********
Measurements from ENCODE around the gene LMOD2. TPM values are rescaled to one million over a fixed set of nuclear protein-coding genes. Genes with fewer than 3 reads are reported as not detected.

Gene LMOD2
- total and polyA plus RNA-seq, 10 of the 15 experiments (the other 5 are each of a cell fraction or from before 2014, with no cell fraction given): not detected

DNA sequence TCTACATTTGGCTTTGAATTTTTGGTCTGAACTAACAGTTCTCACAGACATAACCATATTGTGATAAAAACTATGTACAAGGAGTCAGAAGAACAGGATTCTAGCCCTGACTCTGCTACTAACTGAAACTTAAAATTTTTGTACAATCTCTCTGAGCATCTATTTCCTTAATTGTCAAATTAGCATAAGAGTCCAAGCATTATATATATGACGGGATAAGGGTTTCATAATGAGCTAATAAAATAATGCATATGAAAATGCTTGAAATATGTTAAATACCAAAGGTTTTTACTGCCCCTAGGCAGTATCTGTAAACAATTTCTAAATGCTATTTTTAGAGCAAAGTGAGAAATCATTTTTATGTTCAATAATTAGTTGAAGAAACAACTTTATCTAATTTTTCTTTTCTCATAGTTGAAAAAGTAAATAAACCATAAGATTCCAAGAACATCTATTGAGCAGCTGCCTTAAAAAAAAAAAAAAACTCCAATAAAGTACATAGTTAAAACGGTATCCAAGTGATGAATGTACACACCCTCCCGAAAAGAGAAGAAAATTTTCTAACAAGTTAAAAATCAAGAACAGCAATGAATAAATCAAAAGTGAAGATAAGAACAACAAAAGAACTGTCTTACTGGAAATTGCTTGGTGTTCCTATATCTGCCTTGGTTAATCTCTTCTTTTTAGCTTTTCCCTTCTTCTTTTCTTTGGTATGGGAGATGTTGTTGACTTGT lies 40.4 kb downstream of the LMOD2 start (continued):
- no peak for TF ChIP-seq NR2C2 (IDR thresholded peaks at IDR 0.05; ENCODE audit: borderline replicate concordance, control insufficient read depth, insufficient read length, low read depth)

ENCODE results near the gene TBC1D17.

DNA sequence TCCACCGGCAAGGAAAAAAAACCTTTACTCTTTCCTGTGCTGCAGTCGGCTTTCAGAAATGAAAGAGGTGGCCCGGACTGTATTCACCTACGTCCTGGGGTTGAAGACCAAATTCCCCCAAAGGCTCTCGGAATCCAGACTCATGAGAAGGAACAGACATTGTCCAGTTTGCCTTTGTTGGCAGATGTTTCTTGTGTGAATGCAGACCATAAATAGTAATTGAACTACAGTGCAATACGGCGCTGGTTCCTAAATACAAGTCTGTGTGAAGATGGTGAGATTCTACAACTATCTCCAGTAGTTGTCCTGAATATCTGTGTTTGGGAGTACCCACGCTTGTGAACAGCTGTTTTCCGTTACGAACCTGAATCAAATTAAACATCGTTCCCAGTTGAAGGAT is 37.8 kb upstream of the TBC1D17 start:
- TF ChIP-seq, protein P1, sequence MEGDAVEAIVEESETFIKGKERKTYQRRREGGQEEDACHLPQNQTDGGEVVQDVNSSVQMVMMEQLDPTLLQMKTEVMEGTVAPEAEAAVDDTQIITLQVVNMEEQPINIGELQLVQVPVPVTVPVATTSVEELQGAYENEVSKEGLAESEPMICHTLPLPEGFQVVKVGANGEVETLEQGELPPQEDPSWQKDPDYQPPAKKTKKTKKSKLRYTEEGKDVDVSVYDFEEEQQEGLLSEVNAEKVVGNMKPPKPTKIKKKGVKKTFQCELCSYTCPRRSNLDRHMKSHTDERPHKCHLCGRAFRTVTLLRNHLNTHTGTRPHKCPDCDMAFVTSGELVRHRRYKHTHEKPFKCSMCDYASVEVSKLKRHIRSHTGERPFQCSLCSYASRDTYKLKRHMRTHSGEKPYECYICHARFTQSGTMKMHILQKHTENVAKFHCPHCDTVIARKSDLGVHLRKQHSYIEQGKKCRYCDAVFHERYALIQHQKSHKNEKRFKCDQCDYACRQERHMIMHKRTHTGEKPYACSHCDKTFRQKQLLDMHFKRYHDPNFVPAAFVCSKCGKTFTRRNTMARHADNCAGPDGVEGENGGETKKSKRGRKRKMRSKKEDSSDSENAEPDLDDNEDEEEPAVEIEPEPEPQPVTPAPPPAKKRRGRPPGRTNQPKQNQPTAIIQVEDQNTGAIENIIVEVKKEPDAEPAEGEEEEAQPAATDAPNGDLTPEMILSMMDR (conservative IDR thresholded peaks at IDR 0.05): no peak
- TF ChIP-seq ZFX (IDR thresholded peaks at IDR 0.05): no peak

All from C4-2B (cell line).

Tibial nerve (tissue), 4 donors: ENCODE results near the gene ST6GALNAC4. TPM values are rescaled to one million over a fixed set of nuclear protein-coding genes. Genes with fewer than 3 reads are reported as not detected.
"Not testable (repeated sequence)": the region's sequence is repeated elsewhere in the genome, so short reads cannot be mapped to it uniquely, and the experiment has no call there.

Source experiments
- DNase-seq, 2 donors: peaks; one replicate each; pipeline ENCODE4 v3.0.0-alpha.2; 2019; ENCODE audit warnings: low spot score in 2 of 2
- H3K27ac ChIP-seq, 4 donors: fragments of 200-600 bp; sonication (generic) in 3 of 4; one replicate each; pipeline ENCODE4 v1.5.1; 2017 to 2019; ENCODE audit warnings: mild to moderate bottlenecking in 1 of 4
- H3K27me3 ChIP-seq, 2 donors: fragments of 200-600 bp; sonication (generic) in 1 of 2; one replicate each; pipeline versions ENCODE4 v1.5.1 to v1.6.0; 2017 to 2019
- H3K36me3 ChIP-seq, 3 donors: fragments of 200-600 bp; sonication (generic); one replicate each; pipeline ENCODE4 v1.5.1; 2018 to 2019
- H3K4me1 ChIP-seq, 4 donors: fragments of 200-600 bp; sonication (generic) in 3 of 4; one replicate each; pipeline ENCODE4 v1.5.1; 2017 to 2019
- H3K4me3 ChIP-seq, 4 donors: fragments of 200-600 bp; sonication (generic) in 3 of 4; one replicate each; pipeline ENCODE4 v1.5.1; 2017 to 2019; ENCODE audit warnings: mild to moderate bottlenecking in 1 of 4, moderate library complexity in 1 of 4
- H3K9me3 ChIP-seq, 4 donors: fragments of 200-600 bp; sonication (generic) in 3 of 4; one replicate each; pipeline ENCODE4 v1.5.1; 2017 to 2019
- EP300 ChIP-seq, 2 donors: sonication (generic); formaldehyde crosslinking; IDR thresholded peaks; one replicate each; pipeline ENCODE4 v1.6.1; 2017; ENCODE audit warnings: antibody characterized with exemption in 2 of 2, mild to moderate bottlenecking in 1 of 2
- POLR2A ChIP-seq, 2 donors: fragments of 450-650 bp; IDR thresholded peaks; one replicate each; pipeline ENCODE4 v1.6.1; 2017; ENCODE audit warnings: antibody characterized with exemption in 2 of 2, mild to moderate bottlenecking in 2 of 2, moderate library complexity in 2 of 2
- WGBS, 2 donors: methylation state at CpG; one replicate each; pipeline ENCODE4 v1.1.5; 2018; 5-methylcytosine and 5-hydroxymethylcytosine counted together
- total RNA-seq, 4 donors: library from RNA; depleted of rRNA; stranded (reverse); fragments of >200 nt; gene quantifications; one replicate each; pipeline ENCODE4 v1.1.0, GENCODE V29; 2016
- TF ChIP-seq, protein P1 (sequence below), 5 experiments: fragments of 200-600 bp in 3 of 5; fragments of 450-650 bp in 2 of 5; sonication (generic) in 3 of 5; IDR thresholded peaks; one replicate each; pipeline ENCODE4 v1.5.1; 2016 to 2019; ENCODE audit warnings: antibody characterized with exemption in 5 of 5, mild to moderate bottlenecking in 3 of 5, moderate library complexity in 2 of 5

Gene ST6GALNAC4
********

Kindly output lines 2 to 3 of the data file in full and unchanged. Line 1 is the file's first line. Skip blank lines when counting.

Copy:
Gene LMOD2
- total and polyA plus RNA-seq, 10 of the 15 experiments (the other 5 are each of a cell fraction or from before 2014, with no cell fraction given): not detected